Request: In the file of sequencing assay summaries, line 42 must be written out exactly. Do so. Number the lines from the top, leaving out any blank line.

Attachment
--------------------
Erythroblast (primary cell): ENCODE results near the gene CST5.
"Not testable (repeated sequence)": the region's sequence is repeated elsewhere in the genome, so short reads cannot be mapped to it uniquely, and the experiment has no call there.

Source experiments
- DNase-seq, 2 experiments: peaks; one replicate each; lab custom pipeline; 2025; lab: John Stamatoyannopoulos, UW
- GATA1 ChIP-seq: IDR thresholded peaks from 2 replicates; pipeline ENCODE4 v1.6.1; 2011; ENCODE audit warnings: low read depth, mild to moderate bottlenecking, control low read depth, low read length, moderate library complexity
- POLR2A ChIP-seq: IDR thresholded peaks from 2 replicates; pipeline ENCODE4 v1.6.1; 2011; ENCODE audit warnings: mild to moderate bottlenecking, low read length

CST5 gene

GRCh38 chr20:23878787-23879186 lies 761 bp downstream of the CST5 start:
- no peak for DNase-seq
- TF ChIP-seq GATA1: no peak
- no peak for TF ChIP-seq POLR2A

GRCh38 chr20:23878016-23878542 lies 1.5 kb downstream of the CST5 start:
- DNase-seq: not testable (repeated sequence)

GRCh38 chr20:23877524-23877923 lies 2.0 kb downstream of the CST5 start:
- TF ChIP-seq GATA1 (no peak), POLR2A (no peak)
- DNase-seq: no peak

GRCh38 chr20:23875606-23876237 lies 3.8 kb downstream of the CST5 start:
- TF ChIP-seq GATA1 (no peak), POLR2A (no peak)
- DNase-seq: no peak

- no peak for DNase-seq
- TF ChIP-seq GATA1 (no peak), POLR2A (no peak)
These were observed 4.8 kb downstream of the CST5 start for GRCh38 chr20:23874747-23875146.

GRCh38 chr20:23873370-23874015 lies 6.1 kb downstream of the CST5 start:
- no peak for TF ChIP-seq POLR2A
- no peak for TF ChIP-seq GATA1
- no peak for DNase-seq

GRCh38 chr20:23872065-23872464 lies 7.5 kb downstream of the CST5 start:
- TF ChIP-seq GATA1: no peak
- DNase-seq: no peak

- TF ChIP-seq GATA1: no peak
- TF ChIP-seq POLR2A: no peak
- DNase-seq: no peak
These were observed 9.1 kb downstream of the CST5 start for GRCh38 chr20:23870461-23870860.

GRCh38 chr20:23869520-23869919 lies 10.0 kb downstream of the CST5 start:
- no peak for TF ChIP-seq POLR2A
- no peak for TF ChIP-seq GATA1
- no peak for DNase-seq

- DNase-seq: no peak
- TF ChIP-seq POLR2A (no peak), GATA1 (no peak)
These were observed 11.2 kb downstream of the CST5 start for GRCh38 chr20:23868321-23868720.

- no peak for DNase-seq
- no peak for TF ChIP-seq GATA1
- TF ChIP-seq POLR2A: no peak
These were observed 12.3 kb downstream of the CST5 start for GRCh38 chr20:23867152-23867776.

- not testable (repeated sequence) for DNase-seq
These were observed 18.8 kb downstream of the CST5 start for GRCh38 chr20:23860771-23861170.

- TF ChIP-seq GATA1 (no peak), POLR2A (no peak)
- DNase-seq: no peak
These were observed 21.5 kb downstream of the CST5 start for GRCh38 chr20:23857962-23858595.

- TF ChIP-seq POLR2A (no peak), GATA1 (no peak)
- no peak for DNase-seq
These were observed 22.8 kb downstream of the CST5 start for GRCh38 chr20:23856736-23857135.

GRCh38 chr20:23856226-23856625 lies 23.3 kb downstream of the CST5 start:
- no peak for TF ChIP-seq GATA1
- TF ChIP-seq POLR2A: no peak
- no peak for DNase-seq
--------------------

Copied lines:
- no peak for TF ChIP-seq GATA1